A traditional Irish potato recipe gets a modern day makeover
I adapted this modern interpretation of an Irish potato recipe from Myrtle Allen’s Cooking at Ballymaloe House: Featuring 100 Recipes from Ireland’s Most Famous Guest House. I love this book and the recipes in it. But classic Irish recipes tend to be heavy and may leave you feeling ready for a long slumber. They’re often not the stuff of which a romantic evening is made. My answer is to refine the recipes for a modern diet – but without losing the traditional flavors and techniques.
A little history of Irish potato dishes
The Irish are known for their potato dishes. In fact, before the potato famine of 1845, which was caused by a potato blight, as much as one third of the Irish population was dependent on potatoes as a main source of food. Today, the Irish don’t rely quite so heavily on the potato, an estimated 96% of Irish still rely on potatoes as a main form of starch.
And in order to keep the spud fresh, the Irish have invented countless ways to elevate the humble potato to an exciting part of a meal. There is, of course, potato soup. And then there are more exotic sounding dishes like Boxty, Colcannon and Potato and Apple Pudding. But my favorite of all the Irish potato recipes is Champ.
Irish mashed potatoes
According to the San Diego Tribune, Champ is often served as the centerpiece of a meal in Ireland, although I prefer serving this Irish potato recipe as a side dish. It is, essentially a variation on mashed potatoes served with a pat of butter resting in a well at the top of a mound of potatoes.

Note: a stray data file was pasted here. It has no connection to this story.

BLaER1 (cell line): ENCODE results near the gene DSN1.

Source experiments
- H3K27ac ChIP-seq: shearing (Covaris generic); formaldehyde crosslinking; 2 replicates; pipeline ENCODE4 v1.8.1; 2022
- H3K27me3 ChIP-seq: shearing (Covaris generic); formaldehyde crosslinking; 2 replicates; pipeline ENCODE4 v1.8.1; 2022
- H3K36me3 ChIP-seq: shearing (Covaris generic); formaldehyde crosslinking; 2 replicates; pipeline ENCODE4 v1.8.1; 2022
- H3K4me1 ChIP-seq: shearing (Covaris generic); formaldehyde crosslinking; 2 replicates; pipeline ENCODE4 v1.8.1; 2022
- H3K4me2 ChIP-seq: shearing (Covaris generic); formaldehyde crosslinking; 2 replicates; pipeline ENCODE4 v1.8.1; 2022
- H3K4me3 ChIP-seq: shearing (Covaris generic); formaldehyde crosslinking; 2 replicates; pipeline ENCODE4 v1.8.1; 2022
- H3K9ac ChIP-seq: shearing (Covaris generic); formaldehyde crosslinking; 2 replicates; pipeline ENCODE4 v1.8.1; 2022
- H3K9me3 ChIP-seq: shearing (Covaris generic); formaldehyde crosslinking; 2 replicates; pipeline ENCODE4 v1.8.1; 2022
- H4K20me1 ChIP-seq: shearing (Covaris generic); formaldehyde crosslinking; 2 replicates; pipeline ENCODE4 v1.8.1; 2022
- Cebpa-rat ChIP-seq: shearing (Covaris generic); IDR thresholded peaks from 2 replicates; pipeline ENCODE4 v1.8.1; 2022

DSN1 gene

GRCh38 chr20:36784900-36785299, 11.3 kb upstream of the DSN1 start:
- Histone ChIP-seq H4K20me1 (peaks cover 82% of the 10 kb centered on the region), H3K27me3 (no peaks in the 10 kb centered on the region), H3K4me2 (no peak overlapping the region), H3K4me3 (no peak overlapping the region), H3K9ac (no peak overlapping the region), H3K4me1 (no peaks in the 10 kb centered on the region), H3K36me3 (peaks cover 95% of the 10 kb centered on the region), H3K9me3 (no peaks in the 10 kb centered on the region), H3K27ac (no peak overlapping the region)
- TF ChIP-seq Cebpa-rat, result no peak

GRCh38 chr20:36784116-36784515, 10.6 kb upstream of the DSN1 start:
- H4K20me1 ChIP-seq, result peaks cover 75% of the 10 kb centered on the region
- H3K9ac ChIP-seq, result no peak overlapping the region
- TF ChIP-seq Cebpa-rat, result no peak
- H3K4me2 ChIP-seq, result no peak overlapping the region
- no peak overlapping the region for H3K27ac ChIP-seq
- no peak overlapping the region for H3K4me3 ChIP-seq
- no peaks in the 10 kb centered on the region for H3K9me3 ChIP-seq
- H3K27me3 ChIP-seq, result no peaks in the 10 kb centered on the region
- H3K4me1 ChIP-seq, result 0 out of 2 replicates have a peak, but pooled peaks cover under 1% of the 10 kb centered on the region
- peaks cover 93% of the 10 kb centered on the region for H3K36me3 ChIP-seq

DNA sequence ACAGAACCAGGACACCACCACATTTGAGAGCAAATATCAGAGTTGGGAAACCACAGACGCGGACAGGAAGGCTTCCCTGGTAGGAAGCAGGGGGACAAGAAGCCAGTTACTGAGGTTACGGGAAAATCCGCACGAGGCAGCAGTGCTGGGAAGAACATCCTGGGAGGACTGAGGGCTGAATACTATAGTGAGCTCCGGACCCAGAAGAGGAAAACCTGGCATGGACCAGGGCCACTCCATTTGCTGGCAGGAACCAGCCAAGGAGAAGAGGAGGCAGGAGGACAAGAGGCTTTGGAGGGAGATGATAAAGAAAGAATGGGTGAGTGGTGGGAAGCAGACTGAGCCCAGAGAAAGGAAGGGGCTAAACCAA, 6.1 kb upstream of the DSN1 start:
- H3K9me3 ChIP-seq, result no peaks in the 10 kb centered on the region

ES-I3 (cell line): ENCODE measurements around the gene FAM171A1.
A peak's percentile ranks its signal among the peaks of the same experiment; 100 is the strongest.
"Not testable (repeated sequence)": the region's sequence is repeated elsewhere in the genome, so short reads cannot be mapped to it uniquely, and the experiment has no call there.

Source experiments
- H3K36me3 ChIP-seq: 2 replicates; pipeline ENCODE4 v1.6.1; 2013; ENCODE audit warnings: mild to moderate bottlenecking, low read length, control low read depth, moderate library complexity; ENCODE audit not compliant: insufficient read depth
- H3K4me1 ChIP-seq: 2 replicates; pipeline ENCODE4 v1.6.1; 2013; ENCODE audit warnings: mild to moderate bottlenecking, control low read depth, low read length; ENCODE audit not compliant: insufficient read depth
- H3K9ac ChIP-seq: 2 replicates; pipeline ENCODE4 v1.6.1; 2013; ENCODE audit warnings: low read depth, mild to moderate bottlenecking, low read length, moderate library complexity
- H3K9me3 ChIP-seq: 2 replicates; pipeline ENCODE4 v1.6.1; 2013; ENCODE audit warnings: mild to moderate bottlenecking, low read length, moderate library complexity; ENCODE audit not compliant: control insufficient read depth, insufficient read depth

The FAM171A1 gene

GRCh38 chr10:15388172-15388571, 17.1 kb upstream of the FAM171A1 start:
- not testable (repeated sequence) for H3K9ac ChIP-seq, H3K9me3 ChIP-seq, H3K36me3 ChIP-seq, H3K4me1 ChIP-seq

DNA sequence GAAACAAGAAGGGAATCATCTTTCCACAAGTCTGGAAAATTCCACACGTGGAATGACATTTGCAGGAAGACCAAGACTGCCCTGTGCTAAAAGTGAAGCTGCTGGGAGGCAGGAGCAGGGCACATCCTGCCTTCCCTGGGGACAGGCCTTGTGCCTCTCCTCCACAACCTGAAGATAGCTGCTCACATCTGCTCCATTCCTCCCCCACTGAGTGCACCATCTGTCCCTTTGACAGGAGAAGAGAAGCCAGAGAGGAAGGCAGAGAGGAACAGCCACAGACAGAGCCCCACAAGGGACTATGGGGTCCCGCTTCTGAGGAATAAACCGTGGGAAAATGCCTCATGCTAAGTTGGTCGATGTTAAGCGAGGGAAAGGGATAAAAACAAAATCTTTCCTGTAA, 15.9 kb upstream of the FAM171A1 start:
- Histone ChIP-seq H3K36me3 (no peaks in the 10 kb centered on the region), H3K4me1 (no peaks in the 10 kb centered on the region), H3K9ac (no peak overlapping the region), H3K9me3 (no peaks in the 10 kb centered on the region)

But for me what gives Champ the edge over traditional mash is that this Irish potato recipe calls for scallions steeped in milk. The scallions gently infuse the milk with their oil, which helps to give the final potato dish an earthy flavor similar to garlic mashed potatoes but more subtle, more smooth. The scallions, which are folded in to the final dish, give these potatoes added texture, a hint of crunch juxtaposed by the smooth mash.
Making champ potatoes more healthy
With this Champ recipe, I’ve taken Myrtle Allen’s traditional potato recipe and given it a sexy spin by increasing the nutrients and cutting down the fat. Look, the secret to Champ, a scallion and mashed potato mixture, is the butter, the slightly tangy, full-bodied flavor of Irish butter. So I didn’t omit that pool of butter that is this dish’s centerpiece. But I’ve found a way to slim down the great Myrtle Allen’s recipe to make it perfect for an Irish seduction.
To make vegan champ
My version of champ is dairy-free, with the exception of the crowning glory, the butter added at the finish. So making a vegan version of this Irish potato recipe is simple. Just use vegan butter in place of the Irish variety.
- 2 lbs red scrubbed and quartered (skins on), or your favorite thin-skinned potatoes
- 5 scallions roughly chopped
- 1 to 1 1/2 c hemp soy or rice milk
- 1/4 tsp salt
- 1 scallion finely chopped
- 2 tbsp Irish butter
- Boil the potatoes in salted water for 20-25 minutes or until tender.
- While the potatoes are boiling, heat 1 c milk to a simmer. Add the roughly chopped scallions and simmer for 5 minutes. Set aside until the potatoes are done.
- Drain the potatoes and transfer to a large mixing bowl.
- Strain the scallion milk into the bowl with the potatoes and add the salt. Mash. If needed, add the extra 1/2 c milk for consistency.
- Stir in the fresh scallions before serving. Season with additional salt to taste.
- Serve hot. Divide the mashed potatoes between six dishes. Make a hollow in the center of each serving and top with a pat of butter.
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